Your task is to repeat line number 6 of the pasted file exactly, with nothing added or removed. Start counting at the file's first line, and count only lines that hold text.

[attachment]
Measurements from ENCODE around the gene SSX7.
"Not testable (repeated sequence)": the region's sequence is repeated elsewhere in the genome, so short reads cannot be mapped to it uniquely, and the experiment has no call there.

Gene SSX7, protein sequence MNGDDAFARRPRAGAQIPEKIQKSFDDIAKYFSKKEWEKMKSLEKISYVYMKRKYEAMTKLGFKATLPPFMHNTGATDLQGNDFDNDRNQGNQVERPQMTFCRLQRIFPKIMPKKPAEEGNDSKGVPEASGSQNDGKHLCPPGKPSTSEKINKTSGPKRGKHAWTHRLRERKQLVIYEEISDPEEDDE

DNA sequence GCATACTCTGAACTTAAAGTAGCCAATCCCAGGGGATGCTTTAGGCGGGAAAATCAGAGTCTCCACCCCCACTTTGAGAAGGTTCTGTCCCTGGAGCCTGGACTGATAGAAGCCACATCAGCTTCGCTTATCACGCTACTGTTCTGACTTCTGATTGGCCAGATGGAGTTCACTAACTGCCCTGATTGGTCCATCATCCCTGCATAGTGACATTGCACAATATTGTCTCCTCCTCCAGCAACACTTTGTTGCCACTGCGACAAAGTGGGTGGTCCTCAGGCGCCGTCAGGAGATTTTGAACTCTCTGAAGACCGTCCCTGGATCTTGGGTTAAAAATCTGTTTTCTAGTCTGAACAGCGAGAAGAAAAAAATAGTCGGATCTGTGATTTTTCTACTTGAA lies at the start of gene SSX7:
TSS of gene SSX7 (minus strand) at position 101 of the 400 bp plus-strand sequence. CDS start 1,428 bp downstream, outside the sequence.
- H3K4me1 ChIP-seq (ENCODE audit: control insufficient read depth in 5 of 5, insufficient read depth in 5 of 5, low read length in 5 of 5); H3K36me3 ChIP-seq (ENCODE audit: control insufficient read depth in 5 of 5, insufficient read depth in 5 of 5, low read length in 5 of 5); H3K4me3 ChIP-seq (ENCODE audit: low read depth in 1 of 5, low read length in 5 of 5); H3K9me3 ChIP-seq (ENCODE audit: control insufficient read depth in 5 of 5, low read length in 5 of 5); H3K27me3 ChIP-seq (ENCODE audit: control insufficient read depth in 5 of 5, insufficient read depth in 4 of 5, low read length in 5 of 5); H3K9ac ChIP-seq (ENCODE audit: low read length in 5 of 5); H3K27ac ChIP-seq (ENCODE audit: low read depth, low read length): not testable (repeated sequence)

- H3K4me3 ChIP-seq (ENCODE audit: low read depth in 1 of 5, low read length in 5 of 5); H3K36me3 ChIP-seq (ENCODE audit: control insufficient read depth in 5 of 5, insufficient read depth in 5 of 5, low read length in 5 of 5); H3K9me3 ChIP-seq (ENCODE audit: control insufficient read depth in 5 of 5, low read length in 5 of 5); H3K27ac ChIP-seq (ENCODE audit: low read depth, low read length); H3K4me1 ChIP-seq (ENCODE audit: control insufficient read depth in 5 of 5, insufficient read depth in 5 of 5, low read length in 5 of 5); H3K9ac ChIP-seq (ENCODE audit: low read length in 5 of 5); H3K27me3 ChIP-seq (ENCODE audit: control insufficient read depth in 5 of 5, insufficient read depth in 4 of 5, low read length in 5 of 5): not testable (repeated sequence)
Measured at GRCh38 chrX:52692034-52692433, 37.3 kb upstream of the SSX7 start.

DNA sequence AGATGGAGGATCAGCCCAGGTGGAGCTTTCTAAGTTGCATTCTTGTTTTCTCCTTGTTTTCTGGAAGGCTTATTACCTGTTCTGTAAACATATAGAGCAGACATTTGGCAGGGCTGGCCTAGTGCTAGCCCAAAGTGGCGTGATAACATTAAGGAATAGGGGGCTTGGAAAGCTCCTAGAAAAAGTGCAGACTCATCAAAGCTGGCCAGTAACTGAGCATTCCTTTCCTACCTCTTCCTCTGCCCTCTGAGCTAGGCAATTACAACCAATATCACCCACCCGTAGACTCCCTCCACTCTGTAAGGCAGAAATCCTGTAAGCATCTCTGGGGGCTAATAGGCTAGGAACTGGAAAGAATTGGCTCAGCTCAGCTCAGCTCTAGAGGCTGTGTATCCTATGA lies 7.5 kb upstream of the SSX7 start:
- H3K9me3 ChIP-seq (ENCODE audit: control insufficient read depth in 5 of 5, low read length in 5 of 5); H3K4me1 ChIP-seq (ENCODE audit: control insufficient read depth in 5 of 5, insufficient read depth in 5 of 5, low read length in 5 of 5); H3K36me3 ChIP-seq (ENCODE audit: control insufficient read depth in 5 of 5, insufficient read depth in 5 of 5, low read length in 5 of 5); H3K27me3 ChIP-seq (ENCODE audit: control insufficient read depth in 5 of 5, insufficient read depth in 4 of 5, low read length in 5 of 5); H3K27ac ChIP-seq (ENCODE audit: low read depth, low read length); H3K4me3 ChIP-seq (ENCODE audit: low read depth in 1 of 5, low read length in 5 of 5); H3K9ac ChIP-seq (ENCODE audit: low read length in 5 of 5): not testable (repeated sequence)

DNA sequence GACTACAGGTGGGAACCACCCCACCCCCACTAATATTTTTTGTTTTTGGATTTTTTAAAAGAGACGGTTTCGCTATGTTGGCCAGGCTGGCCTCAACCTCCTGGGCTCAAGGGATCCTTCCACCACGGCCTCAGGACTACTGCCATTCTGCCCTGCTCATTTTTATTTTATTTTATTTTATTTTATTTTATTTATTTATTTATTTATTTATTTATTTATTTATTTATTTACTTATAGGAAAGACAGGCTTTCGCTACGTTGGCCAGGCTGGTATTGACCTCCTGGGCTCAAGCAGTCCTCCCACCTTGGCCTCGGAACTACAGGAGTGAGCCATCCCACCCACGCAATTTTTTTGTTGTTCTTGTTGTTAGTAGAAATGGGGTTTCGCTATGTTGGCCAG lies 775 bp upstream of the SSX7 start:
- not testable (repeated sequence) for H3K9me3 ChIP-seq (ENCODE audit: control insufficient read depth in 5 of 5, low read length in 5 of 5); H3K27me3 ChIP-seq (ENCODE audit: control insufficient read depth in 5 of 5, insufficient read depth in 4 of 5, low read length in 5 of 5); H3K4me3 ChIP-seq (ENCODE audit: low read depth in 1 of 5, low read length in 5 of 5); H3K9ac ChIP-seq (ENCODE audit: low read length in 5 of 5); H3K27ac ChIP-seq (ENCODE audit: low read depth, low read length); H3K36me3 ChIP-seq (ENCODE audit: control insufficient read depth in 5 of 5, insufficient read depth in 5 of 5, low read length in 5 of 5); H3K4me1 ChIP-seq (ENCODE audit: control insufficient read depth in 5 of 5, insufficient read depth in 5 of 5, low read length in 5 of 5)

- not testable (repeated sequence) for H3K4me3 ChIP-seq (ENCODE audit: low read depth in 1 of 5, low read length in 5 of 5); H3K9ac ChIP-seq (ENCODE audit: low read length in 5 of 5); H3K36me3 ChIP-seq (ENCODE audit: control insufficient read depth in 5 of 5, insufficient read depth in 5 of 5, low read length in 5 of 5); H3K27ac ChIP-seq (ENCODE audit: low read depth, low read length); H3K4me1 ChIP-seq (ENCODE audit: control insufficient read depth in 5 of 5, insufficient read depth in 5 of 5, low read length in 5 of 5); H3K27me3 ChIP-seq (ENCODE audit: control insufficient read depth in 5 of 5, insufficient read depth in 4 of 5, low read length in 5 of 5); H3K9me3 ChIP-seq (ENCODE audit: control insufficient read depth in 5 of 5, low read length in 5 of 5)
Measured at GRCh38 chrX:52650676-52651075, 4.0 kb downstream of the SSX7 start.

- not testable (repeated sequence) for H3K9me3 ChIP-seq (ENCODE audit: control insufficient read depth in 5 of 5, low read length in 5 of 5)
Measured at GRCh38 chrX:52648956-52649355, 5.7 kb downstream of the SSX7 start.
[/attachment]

- H3K4me1 ChIP-seq (ENCODE audit: control insufficient read depth in 5 of 5, insufficient read depth in 5 of 5, low read length in 5 of 5); H3K36me3 ChIP-seq (ENCODE audit: control insufficient read depth in 5 of 5, insufficient read depth in 5 of 5, low read length in 5 of 5); H3K4me3 ChIP-seq (ENCODE audit: low read depth in 1 of 5, low read length in 5 of 5); H3K9me3 ChIP-seq (ENCODE audit: control insufficient read depth in 5 of 5, low read length in 5 of 5); H3K27me3 ChIP-seq (ENCODE audit: control insufficient read depth in 5 of 5, insufficient read depth in 4 of 5, low read length in 5 of 5); H3K9ac ChIP-seq (ENCODE audit: low read length in 5 of 5); H3K27ac ChIP-seq (ENCODE audit: low read depth, low read length): not testable (repeated sequence)